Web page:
Aleš Hrdlička (1869–1943)

To read the full-text of this research, you can request a copy directly from the authors.

No full-text available

Request Full-text Paper PDF

To read the full-text of this research,
you can request a copy directly from the authors.

In recent years bioarchaeology has become a rapidly growing and increasingly diverse research area in South America in general, and in the Andean Area in particular. Bioarchaeologists are making important contributions to issues such as the peopling of South America, interactions between populations of the coast, highlands, and tropical forest, the possible health impacts of increasing social complexity and state formation, environmental challenges and human adaptation, evidence of warfare, and other research questions. This research is by definition multidisciplinary, involving collaboration between biological anthropologists, archaeologists, and specialists in genetics, geochemistry and other scientific disciplines. These collaborative research programs are producing important new data on the archaeology and history of human occupation of Andean South America.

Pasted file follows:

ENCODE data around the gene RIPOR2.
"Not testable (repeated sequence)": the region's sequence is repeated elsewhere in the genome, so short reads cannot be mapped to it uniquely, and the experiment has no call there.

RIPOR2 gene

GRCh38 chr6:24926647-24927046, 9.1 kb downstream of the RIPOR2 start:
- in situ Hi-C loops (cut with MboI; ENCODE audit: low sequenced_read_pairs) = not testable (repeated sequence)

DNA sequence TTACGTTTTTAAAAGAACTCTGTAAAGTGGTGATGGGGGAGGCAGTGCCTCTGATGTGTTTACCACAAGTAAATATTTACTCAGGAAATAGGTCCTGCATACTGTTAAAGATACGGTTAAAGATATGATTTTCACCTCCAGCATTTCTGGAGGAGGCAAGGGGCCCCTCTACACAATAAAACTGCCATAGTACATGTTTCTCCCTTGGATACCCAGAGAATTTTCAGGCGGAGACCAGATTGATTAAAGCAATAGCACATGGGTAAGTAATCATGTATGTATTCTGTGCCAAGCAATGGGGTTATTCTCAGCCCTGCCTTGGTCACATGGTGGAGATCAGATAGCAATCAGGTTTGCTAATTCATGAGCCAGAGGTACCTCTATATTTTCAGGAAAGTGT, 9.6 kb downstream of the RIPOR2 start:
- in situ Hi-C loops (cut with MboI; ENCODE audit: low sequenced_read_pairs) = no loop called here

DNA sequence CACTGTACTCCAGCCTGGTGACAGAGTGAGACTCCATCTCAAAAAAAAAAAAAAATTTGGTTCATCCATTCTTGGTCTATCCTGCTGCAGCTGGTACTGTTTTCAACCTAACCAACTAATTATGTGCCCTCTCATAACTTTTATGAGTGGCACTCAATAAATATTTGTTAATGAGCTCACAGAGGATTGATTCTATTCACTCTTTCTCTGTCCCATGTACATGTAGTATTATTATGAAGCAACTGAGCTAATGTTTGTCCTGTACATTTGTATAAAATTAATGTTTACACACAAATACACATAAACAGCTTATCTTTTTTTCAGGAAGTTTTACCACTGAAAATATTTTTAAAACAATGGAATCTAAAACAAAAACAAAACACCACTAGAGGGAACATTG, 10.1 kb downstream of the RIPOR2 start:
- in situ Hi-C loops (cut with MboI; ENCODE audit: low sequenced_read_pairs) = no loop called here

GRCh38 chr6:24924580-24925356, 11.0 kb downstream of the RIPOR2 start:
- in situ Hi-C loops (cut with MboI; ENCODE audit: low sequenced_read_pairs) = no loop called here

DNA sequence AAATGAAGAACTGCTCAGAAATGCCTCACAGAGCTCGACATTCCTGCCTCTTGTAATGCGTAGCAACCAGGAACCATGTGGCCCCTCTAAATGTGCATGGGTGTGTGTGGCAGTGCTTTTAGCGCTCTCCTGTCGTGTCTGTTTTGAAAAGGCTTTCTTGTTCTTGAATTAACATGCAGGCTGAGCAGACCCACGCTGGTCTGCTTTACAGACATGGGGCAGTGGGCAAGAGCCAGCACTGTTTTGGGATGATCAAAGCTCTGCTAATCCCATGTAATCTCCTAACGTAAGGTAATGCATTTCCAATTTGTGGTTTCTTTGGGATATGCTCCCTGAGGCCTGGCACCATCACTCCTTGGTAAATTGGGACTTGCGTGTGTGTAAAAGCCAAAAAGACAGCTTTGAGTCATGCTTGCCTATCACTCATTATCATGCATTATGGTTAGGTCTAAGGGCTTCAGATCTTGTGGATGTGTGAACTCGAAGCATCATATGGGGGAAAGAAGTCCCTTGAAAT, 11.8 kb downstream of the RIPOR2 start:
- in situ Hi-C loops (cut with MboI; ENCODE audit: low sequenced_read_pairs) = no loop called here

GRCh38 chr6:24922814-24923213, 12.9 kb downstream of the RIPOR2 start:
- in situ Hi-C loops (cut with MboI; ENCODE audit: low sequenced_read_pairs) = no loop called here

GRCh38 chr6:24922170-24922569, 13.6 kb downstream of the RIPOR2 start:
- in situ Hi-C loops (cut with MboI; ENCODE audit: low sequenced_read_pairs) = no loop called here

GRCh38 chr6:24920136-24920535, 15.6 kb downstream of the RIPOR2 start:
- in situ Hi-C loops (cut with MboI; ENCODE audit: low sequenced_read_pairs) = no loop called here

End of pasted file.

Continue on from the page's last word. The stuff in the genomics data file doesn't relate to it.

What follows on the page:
This article examines the lives of artefacts collected by physical anthropologist Aleš Hrdlička during his expeditions to Peru. In 1910 and 1913, Hrdlička travelled to the Andean nation to gather materials that could shed light on the peopling of the Americas, health and disease in pre-Columbian societies, and the purported racial ‘types' of the region. The study focuses on cultural artefacts the scientist acquired, beginning with these materials’ collection as specimens meant to reveal the racial prehistory of the Andes, and continuing with their classification, display, and exchange as museum objects at the Smithsonian Institution. My analysis of Hrdlička's Peruvian collection draws attention not only to how scientific representations of Peru and the Andes have shifted over time, but also to the way in which a focus on museum objects can elucidate changing notions about the cultural agency of prehistoric populations and their present-day descendants.
ResearchGate has not been able to resolve any references for this publication.